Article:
5, 4, 3, 2, 1 Interview: Lane Smith

Jory John and Lane smith are quite a pair! I am pretty confident that the kids in our homes, classrooms, and libraries are going to be BIG FANS of their new book Penguin Problems.

I got a chance to ask Lane Smith a handful of questions. It must be my lucky day!

5,4,3,2,1 Interview

Interview

  1. Can you tell us a little bit about PENGUIN PROBLEMS?

 Let me see if I have this right. I’m supposed to answer in 5 sentences? I don’t know if I can explain the book in just five sentences. Okay, let me give it a shot. It’s about a penguin with problems. Oh, and it also has some great life lessons. And it’s really funny! And… oh dear. That’s too much isn’t it? I went over 5 sentences, didn’t I? Oh dear. Okay, I’ll stop now. Really. I’m so sorry for going over. I have so many problems.

penguinproblems.jpg

  1. What is best part about being a book illustrator?

 Staying. A. Kid. Forever.

  1. What’s the hardest part of being a book illustrator?

 There is nothing hard about being a book illustrator. It is the greatest job in the world. Except maybe being a teacher.

pp2.jpg

  1. If you could spend one day living in the world of a book, which book would you pick?

 The History of Chocolate. Okay, I guess I should say, The History of Chocolate (and Broccoli).

  1. What advice do you have for the young creators in my classroom?

Always listen to your teacher.

#ClassroomBookADay : August 2016

This year my students are participating in #ClassroomBookADay. At the end of each day we read a picture book together. We read other texts during the day as well, and I’m going to include them in my end of the month #ClassroomBookADay round-ups. I’ll also share the books guest readers read to my students. Feel free to call me out on any holes in the texts I’m sharing with my squad. I’ve already noticed some holes myself. Yikes!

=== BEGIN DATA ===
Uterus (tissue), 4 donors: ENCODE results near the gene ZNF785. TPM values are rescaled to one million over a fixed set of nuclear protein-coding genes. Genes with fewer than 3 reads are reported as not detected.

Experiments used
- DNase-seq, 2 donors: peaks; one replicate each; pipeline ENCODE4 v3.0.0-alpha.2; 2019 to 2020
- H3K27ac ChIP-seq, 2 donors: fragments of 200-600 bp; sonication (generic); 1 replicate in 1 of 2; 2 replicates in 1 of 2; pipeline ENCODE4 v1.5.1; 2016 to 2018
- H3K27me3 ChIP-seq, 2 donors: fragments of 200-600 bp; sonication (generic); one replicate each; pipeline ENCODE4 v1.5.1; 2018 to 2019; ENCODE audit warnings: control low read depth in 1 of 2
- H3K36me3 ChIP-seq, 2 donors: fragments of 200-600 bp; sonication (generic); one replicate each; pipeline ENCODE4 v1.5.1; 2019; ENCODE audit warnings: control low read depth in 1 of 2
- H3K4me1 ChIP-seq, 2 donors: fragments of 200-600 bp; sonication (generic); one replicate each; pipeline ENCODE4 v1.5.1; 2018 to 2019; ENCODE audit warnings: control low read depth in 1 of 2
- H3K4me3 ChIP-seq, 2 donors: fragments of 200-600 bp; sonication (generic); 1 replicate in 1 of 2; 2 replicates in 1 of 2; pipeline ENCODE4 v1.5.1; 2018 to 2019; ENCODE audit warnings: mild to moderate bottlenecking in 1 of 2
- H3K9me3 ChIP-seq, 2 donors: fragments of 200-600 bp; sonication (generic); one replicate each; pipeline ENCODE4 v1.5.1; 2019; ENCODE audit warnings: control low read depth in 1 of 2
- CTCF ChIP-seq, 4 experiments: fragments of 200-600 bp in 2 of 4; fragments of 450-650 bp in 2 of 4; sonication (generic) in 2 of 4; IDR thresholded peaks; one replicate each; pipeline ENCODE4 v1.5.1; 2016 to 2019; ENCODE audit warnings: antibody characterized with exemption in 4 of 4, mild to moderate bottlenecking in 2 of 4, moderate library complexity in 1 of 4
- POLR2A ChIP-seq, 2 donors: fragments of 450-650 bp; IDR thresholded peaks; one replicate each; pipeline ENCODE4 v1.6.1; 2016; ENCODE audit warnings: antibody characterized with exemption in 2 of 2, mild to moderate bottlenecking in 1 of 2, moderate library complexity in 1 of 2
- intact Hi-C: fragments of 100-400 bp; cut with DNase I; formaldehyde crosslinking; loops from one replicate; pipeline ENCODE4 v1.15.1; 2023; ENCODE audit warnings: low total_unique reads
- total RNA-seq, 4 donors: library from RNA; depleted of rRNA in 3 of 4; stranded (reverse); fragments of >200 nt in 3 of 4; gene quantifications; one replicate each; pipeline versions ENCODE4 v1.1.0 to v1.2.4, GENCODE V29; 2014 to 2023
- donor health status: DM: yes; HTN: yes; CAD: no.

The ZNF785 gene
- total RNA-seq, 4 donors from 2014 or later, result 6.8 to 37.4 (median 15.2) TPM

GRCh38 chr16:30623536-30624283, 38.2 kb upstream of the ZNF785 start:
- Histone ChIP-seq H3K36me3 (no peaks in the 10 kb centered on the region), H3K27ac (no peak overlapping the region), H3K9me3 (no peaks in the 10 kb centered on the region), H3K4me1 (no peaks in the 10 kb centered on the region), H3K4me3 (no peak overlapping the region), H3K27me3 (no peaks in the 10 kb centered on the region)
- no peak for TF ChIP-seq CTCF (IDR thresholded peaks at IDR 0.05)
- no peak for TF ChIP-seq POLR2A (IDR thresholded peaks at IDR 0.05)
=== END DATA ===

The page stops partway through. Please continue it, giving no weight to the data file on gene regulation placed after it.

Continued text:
Hopefully sharing the texts I share with my students each month will help me hold myself accountable. My students deserve to be exposed to lots of different types of books. I know that I need to read more nonfiction aloud. I know that I need to introduce my students to more diverse authors. I’ll get there. I promise.

Below you will find the books read to my students the first seven days of the school year.

 

Reading Without Walls Blog Tour

Blog Tour Banner

I think that Gene Yang”Reading Without Walls” platform as National Ambassador for Young People’s Literature is extremely important. Gene Yang’s Secret Coders series is wildly popular in my classroom and my home. Each time I get a new book in the series, my 9 year old son disappears into his room, only to reappear after he has read the new book at least twice. If you haven’t seen these books, you are really missing out.

I love pushing my readers to step outside of their comfort zone, and try books that are a little different from what they normally read. Gene Yang’s Reading Without Walls Challenge has been a great tool in helping me push my students.

readingwithoutwalls

Below you will find 6 great 2016 STEM books that I think can help readers discover and fall in love with science, technology, engineering, and math.